The authors compared the cellular responses of cultured human adult cardiac myocytes exposed to intermittent hypoxia and different conditions of continuous hypoxia and normoxia. Intermittent and constant severe hypoxia, but not constant mild hypoxia or normoxia, induced inflammation and cell injury in the myocytes as evidenced by lower cell count and viability, and greater cytokine secretion. The greatest cell injury occurred with intermittent severe hypoxia.
This work outlines circuitry involved in memory formation using a dual genetic reporter system for labeling learning-dependent cells, a mouse model of contextual fear learning and delivery of an amnestic agent. The authors determine that if an amnestic agent is given shortly after the conditioning shock, the animals behave as though they had never experienced the shock (do not freeze when a tone is administered in a cage) and have neurons in the circuit with decreased synaptic strength and spine density. But, optogenetic activation of the circuits that were active during (specific) memory formation causes the mouse to freeze (as though it remembered the shock). Therefore, although the memory of the fearful event (tone-shock) is established even if an amnestic agent is given, the ability to access the memory (recall) seems to be the inhibited process. The authors propose that intact neuronal connectivity patterns are important for memory formation and that synaptic strength may be involved in memory retrieval.
This paper investigates the relationship between sleep/wake states and astrocyte maintenance of the dendritic spine niche. In the awake or chronic sleep restriction states, synaptic associations are maintained indicating a role for the astrocyte in preserving synapses. This work provides a mechanistic glimpse of how the sleep state may be responsible for synaptic pruning important for long-term potentiation or long-term depression in memory consolidation.
In this study, the authors investigated the need for ICU admission after bariatric surgery. OSA has a known incidence of 70-80% in bariatric surgery patients. To prevent complications, many of these people are admitted to the ICU for observation. However, this could potentially increase overall cost of hospitalization and waste a scarce resource such as the ICU. Of the 794 patients in this study, 151 had severe sleep apnea and where admitted to the ICU. There were no deaths, re-intubations or other complications. The authors suggest, based on the findings in this study, that routine ICU use after laparoscopic bariatric surgery may be unnecessary.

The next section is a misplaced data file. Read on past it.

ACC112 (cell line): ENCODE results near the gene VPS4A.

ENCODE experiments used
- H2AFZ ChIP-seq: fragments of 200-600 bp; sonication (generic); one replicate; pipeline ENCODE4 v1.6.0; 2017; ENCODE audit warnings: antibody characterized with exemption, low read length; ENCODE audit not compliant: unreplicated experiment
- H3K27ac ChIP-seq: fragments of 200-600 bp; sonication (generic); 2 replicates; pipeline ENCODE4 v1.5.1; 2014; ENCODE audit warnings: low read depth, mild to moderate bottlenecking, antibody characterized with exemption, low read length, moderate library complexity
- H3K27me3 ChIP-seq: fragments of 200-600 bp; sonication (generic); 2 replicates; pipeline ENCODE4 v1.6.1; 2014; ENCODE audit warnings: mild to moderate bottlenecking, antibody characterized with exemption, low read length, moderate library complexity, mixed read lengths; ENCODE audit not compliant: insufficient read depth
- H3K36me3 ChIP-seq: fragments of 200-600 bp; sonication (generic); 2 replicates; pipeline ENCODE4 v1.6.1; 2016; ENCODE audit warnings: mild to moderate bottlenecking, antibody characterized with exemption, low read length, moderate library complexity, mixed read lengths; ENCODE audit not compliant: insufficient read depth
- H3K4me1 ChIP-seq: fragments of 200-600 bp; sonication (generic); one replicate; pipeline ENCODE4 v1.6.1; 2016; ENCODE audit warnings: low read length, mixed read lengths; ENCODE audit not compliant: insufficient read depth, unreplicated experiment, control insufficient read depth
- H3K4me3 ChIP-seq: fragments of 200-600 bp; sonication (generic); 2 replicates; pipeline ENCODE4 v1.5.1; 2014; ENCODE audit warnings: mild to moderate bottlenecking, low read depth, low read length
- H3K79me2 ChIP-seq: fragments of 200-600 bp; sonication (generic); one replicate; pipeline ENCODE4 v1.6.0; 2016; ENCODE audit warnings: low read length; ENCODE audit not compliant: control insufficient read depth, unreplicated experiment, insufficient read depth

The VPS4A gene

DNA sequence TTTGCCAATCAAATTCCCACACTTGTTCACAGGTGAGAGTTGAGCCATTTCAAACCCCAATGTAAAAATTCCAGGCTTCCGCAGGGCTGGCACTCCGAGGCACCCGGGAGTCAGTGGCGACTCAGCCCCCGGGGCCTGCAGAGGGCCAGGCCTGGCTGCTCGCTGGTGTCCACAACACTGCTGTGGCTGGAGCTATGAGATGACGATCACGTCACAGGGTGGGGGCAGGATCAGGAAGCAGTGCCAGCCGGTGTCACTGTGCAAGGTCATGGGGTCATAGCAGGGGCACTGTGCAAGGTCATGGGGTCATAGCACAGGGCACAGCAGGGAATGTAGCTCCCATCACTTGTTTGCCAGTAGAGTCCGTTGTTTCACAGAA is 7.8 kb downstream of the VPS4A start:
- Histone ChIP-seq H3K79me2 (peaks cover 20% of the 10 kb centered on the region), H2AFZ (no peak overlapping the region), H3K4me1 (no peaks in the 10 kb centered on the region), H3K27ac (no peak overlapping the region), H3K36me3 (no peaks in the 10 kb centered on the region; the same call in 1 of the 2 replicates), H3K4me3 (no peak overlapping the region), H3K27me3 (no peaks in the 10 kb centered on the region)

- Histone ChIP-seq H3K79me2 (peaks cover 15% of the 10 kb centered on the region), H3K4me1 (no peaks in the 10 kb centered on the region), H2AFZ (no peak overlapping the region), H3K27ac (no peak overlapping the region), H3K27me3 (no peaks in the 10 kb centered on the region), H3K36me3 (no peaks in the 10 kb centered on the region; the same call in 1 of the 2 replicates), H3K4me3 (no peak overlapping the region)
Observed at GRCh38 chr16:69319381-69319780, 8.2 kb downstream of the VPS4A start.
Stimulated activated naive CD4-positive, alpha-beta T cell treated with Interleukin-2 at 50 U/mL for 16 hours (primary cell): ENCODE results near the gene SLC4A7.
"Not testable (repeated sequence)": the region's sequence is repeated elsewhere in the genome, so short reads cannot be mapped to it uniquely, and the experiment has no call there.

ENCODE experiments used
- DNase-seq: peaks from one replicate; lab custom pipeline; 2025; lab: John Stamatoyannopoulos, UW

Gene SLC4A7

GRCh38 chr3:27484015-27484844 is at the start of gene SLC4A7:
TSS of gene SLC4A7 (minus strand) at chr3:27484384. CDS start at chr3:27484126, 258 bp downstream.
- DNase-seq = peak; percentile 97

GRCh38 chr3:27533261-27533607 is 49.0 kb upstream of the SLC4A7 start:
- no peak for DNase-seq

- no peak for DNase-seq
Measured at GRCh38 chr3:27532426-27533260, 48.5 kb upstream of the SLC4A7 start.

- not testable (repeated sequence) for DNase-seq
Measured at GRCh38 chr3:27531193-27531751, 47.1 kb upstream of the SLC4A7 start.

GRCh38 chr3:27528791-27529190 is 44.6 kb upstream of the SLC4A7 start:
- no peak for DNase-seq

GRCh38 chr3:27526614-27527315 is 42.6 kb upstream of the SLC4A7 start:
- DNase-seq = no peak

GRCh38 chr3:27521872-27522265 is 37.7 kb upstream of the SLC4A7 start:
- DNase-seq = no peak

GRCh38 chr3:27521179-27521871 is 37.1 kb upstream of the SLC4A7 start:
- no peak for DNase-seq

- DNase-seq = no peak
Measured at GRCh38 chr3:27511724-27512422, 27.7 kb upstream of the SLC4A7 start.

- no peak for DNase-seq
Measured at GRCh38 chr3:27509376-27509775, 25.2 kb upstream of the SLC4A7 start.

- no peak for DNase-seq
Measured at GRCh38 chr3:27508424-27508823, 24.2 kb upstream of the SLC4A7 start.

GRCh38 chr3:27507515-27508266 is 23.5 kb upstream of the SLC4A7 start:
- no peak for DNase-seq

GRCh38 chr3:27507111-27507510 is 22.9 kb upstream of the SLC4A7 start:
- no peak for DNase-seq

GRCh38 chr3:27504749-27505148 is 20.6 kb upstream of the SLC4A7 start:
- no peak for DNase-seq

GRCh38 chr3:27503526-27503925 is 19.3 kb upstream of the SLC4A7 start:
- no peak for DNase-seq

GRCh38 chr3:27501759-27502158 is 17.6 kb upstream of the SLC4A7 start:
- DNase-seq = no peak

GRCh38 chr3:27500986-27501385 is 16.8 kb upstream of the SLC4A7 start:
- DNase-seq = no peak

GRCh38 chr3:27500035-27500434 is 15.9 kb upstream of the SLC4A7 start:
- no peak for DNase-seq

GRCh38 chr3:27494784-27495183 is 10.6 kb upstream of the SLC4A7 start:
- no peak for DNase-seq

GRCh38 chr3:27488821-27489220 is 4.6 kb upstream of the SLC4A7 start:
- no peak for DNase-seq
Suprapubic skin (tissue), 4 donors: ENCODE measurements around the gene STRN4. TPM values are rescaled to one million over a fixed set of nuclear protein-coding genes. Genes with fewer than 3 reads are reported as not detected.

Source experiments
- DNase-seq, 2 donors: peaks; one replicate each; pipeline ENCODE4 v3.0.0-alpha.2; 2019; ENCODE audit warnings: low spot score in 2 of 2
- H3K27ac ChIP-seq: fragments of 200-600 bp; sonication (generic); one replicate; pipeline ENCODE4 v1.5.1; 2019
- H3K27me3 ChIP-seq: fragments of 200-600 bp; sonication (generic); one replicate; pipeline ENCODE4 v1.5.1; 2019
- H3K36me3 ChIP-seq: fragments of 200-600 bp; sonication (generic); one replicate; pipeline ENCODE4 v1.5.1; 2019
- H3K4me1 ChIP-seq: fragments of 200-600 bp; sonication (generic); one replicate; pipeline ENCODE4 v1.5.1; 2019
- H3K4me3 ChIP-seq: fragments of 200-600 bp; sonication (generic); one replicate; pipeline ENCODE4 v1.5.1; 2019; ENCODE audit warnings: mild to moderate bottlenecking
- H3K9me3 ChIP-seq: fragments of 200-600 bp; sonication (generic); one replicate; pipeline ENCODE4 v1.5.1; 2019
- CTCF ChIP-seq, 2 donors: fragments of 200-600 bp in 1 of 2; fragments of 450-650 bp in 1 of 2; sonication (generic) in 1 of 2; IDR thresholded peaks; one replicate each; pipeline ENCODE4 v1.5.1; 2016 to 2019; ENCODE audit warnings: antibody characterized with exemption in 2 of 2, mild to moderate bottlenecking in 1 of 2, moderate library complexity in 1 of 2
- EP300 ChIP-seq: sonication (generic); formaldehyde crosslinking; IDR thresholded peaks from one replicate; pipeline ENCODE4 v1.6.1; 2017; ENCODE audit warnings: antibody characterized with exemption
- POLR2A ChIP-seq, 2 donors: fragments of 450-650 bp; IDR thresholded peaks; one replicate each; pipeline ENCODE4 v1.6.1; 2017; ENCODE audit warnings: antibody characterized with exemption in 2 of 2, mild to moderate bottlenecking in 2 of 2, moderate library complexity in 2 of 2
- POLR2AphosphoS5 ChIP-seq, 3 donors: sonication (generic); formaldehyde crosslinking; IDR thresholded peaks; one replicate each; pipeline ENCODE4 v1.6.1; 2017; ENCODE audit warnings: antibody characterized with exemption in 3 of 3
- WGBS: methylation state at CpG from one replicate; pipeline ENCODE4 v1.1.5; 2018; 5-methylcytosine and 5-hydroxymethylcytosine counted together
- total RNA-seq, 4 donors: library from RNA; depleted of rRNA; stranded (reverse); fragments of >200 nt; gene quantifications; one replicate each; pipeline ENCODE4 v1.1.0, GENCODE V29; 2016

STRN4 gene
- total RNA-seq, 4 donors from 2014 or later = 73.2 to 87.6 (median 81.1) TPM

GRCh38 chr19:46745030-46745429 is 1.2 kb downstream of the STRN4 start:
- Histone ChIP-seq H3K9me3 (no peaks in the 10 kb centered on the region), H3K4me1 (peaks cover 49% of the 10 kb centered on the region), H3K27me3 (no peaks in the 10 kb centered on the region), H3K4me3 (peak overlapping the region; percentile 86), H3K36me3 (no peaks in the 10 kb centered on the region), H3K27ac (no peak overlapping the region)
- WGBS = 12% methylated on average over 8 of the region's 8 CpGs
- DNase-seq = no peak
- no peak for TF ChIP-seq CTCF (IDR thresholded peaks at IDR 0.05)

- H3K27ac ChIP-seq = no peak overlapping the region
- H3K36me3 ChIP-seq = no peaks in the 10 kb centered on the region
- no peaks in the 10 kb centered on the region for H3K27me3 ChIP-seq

In this manuscript, the authors provide a nice discussion on the reasons why patients in the ICU have sleep disorders and how these disorders manifest in critically ill patients. The authors provide an interesting discussion of how being admitted to the ICU promotes and perpetuates sleep disorders and provide a discussion on what can be done to possibly prevent sleep deterioration in the ICU. This is a very interesting read for those just getting into the interface between sleep and critical care medicine. Interested readers should also seek previous works by Dr. Pisani who is currently at one of the nation’s most productive research centers for sleep in the ICU.
In this small study of 12 patients, the authors evaluate the influence of care on sleep using filming techniques and actigraphy. The authors noted 28 different types of care interventions of which 42.8 percent caused awakening for sleep. The examination revealed that there were 1.8 interventions per patient per hour. Administration of oral medications and food were the interventions that caused higher frequencies of awakenings. Health care providers need to rethink planning of interventions to help aid sleep. They off a few suggestions on how an ICU could do this.
In this extensive review, the authors examined 30 studies, many of which were randomized controlled trails, that evaluated the effects of non-pharmacological interventions for sleep promotion in patients admitted to the ICU who were 18 years of age or older. In these studies, there were at total of 1569 patients. The authors we able to review many interventions and their effects on sleep. They concluded that the quality of existing evidence pertaining to using non-pharmacological interventions for promoting sleep on critically ill adult patients was low or very low. However, they did find that earplugs or eye mask may have a small benefit on sleep and delirium in the ICU.
The greater importance of middle childhood obesity compared to snoring in predicting adolescent OSA provides support for screening, preventing, and treating obesity in childhood.
Increased size of the pharyngeal lymphoid tissue, rather than enlargement of the upper airway soft tissue structures, is the primary anatomic risk factor for OSAS in obese adolescents. These results are important for clinical decision making and suggest that adenotonsillectomy should be considered as the initial treatment for OSAS in obese adolescents.
Adenotonsillectomy compared with watchful waiting resulted in significantly more improvements in parent-rated generic and OSAS-specific QoL measures and OSAS symptoms.